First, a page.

In spring 2010, the military plans to embark on a road trip across the country to test a new way of navigating. Instead of taking a path marked by a dog-eared road atlas, a compass, or even global positioning satellites, the vehicle will follow one mapped by supercold cesium atoms.
This cross-country trek will be a field test for the Defense Department’s Precision Inertial Navigation Systems program to navigate by measuring the Earth’s rotation using atoms that behave like waves. The vehicle won’t drive blind, but the machine guiding it could make such a feat possible. And someday the new system could also improve the accuracy of gyroscope navigation in airplanes 200-fold, says Air Force Lt. Col. Jay Lowell, who is leading the project.
The atoms’ direction-finding powers come from a technique called atom interferometry. Once a lab curiosity, atom interferometry is now becoming the Swiss Army knife of physics. It has the potential to steer airplanes and submarines, uncover buried caches of oil and diamonds, and perhaps hunt down cave-dwelling terrorists. The technology is also helping scientists probe the very nature of the universe, from detecting theoretical waves of gravity sent out by exploding stars to measuring deviations in the strength of gravity at superclose distances. Physicists are even rallying to put an atom interferometer in orbit to test theories like Einstein’s general relativity with unparalleled exactness.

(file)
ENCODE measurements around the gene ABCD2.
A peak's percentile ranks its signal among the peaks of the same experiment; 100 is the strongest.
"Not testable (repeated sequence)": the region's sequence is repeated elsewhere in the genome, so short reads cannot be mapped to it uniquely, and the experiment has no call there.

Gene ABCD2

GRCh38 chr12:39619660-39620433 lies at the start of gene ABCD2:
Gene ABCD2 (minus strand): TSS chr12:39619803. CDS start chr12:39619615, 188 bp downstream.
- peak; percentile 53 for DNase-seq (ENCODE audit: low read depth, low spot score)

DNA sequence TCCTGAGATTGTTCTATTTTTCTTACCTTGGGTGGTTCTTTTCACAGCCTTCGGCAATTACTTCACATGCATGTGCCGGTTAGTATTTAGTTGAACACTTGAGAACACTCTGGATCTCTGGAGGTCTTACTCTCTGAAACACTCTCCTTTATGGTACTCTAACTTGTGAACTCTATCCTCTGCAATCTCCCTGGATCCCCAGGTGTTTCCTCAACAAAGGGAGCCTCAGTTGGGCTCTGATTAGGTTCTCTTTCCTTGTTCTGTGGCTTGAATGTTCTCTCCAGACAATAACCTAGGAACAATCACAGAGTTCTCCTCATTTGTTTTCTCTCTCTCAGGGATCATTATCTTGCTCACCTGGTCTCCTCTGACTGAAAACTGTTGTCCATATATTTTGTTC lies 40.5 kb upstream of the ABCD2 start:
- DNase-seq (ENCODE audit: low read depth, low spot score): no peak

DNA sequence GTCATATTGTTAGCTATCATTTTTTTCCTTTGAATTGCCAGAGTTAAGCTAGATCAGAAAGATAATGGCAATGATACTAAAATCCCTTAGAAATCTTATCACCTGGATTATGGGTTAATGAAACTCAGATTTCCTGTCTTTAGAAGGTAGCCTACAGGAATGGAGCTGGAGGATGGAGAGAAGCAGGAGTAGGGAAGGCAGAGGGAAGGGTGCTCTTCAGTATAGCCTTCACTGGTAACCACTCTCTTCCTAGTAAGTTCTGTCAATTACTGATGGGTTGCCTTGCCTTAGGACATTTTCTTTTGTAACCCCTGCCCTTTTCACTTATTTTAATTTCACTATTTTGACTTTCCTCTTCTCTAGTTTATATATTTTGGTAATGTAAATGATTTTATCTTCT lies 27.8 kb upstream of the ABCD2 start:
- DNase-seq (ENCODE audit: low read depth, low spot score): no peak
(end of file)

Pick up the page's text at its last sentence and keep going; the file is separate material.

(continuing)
“In the last 10 years, atom interferometry has gone from inventions and demonstrations into precision measurement tools,” says physicist Alex Cronin, an expert on the technique at the University of Arizona in Tucson.
The path less traveled
At its heart, atom interferometry is similar to light interferometry, a 200-year-old technique that itself improved the accuracy of many measurements.
Shine a light through a half-silvered glass plate and half the waves pass through, while half bounce off at an angle. A couple of regular mirrors can reflect the two beams back together. If one wave travels a little bit further than the other, the recombined waves will be slightly out of sync. With visible light, this effect produces a pattern of white-and-black stripes: white stripes correspond to areas where the waves line up and black stripes to where they cancel each other out. Physicists use this effect—called an interference pattern—to calculate differences in the distance each beam travels.
During the late 1800s, two American physicists, Albert Michelson and Edward Morley, used a light interferometer to try to detect the “luminiferous ether,” then thought to occupy all space. Just as sound consists of vibrations in air, light was supposedly a vibration of the ether, scientists thought. If so, the apparent direction of Earth’s motion through the ether would alter the velocities of light beams taking different paths. However, Michelson and Morley’s experiment found no such difference, casting doubt on the ether’s existence.
Classical physics explains the interference of light waves just fine. Atom interferometry, however, hinges on the bizarre behavior of atoms predicted by quantum mechanics, the math that describes how matter works at sub-microscopic scales. Just as waves of light can sometimes act like particles called photons, atoms can be coaxed into showing off their inner waves. In this condition, an atom can exist in two or more places at once, called a superposition. “It’s just weird and you finally end up saying this is a very weird theory,” says physicist David Pritchard, a pioneer in the field who works at the Massachusetts Institute of Technology.